To understand the breakup of the Manhua Society, we need to go back to the summer of 1927, just after the arrival of the Northern Expedition in Shanghai that spring. Having spent June and July of 1927 in Fuzhou, the provincial capital of Fujian (some 250 kilometers north of Xiamen) Ye found himself without a job. In December, his former boss in the Political Office of the Navy recruited him to create an illustrated magazine mocking British imperialism in support of a trade union strike at British-American Tobacco. Ding Song and Zhang Guangyu were both working at BAT at the time, Zhang having left his job as an industrial designer at the Chinese-owned Shanghai Mofan Factory in early 1927.  Ye recruited Wang Dunqing to help create content for the magazine, focusing on the Opium Wars. Although the protest was ultimately suppressed by BAT management, the first issue of their magazine (which ultimately took the form of a broadsheet) seems to have been a success. According to Ye, however, just as they were preparing to publish a second issue, however, the KMT government stepped in and shut them down. [7]

This collaboration led to the creation of a new publication in late 1927, with the addition of the newly unemployed Huang Wennong, called Shanghai Sketch. “At the time, there were three of us working together: Huang Wennong provided the drawings, I was charge of doing all the odd jobs, and Wang Dunqing was in charging of editing.” 當時我們三人合伙,黃文農供畫,我管跑腿,王敦慶管編務.[8]  ‘All the odd jobs’, in this case seems to mean taking care of printing and distribution. If one looks at the announcements posted in the Shenbao, and the actual publication itself, however, it is clear that Ye contributed a great deal of his own art, in addition to his other responsibilities:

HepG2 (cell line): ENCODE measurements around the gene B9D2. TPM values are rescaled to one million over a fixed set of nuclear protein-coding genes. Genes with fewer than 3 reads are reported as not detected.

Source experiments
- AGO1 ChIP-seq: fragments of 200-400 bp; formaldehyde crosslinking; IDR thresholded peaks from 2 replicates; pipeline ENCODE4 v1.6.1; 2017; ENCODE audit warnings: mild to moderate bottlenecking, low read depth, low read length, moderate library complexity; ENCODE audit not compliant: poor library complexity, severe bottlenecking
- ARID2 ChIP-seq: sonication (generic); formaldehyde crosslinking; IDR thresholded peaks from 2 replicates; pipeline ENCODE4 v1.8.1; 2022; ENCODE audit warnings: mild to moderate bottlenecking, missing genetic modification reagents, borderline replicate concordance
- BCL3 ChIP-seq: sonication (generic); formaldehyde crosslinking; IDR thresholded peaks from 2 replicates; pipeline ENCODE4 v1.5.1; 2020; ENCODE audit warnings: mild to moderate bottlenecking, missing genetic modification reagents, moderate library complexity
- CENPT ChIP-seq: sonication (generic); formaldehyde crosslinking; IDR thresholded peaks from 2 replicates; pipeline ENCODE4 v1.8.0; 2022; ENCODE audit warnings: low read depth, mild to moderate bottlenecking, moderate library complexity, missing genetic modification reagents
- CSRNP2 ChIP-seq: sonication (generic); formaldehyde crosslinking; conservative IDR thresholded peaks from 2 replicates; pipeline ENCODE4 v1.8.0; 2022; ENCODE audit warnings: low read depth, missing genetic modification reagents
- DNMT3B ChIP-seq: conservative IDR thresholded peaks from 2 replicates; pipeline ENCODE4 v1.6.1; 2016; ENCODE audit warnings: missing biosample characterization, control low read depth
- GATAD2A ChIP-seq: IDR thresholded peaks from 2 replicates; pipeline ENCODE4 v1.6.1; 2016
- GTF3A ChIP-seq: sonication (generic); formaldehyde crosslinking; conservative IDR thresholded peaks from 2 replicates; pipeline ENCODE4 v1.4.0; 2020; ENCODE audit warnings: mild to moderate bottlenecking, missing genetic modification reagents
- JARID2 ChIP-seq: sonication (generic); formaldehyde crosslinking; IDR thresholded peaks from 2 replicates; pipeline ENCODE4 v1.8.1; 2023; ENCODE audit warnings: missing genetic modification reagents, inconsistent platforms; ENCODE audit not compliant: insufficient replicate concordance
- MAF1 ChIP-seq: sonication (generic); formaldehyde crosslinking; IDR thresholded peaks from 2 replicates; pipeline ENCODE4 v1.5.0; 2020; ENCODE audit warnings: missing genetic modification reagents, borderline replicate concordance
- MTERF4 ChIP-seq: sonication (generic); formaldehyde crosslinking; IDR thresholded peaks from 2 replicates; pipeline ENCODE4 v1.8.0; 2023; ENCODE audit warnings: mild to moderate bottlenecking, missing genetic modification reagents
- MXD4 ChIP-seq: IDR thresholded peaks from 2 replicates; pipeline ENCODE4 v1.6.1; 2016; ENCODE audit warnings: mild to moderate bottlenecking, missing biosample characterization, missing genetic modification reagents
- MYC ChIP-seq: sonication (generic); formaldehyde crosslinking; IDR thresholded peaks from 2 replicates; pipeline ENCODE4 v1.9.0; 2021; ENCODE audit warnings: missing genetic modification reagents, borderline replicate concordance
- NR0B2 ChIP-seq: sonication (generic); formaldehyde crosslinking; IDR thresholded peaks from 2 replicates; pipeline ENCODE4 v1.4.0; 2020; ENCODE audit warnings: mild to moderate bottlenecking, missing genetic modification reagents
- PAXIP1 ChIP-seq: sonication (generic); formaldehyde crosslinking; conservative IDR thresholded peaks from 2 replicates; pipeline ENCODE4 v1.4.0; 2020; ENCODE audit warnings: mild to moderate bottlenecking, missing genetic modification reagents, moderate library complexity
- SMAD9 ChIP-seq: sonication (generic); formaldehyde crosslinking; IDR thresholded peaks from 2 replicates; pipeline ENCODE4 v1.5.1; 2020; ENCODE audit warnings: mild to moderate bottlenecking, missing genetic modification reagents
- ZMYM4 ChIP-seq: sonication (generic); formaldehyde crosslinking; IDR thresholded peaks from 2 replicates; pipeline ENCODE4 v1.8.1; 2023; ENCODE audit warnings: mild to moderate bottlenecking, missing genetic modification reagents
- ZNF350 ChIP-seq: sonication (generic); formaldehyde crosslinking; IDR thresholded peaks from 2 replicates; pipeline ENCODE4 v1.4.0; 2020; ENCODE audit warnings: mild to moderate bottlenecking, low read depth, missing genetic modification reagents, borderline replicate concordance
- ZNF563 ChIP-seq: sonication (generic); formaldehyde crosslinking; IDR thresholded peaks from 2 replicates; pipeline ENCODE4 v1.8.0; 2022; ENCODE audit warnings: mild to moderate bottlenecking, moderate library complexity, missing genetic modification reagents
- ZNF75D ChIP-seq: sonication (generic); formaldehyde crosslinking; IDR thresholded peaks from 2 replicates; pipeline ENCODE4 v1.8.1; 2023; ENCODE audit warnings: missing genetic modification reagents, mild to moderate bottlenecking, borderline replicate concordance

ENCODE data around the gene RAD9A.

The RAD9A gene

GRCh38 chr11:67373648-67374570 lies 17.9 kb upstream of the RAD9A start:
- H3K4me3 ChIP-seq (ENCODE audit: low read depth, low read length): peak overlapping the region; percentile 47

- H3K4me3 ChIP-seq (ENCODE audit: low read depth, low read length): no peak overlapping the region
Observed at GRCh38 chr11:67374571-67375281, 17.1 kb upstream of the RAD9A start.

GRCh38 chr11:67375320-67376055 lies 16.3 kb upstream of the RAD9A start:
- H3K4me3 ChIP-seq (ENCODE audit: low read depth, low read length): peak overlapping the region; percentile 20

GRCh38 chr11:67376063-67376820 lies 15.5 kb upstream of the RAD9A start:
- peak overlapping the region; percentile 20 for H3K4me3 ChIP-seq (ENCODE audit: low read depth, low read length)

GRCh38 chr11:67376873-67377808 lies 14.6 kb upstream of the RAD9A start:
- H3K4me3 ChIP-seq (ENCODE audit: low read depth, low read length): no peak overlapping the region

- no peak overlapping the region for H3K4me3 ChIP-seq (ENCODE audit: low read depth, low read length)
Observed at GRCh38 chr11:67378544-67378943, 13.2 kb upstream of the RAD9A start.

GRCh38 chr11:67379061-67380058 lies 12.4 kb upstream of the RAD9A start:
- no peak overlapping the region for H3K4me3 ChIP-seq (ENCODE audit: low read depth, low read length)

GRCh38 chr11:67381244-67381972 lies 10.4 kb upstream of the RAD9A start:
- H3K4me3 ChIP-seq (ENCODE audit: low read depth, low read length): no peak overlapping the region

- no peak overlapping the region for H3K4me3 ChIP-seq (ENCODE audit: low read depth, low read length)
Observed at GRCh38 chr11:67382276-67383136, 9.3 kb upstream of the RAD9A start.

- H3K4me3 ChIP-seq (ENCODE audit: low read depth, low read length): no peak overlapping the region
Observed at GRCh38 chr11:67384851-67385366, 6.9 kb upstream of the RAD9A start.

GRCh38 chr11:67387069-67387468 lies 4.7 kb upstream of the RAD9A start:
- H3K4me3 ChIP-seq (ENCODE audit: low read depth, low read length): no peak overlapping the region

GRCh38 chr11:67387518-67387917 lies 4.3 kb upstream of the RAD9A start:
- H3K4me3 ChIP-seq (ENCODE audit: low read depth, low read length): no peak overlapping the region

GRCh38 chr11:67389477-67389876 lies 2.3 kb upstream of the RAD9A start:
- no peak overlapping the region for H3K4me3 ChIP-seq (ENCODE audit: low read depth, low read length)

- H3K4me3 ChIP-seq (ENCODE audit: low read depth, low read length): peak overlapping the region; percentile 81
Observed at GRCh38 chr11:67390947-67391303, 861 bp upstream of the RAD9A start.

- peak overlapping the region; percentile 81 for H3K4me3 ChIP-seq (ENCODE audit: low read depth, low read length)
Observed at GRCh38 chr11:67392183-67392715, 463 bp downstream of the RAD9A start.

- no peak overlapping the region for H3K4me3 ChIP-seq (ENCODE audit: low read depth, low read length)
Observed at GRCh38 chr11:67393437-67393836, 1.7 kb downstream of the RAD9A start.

Manhua Society members, Wang Dunqing, Huang Wennong, Ye Qianyu, three united comrades from the world of art and literature, will be distributing a pictorial magazine that uses five-color rubber blanket offset printing. Every three days a new issue will be released under the name, “Shanghai Sketch.” The objectives of this periodical are to use words and pictographic art to encourage Chinese industry, beautify present day society, and conduct the revolutionary spirit. The contents of each issue will be one set of long-running humorous cartoons, and one set of short-running cartoons. The beautiful printing will include more than 20 satirical drawings, joke drawings, etc. while he text will include miscellaneous social commentary, short stories, interesting accounts, etc. Regarding the preparation of the pictographic materials and the selection of texts, there has already been over a year of preparation so the works we will publish are, without exception, vastly different from those published in normal pictorial magazines and three-day papers.  This periodical will be published December 31, Year 16 [1927].



Five days later, the following notice appeared, which mentions that Ding Song and Zhang Guangyu were also attached to the project, in addition to the translators Wang Qixu 王啟煦 (pennames Wang Kangfu 王抗夫, Wang Yizhong 王藝鐘, Wang Jushi 王弆石, n.d.)[10] and Ji Zanyu 季贊育 (n.d.), and the artists Chen Qiucao 陳秋草 (1906-1988) and Fang Xuegu 方雪鴣 (n.d.) :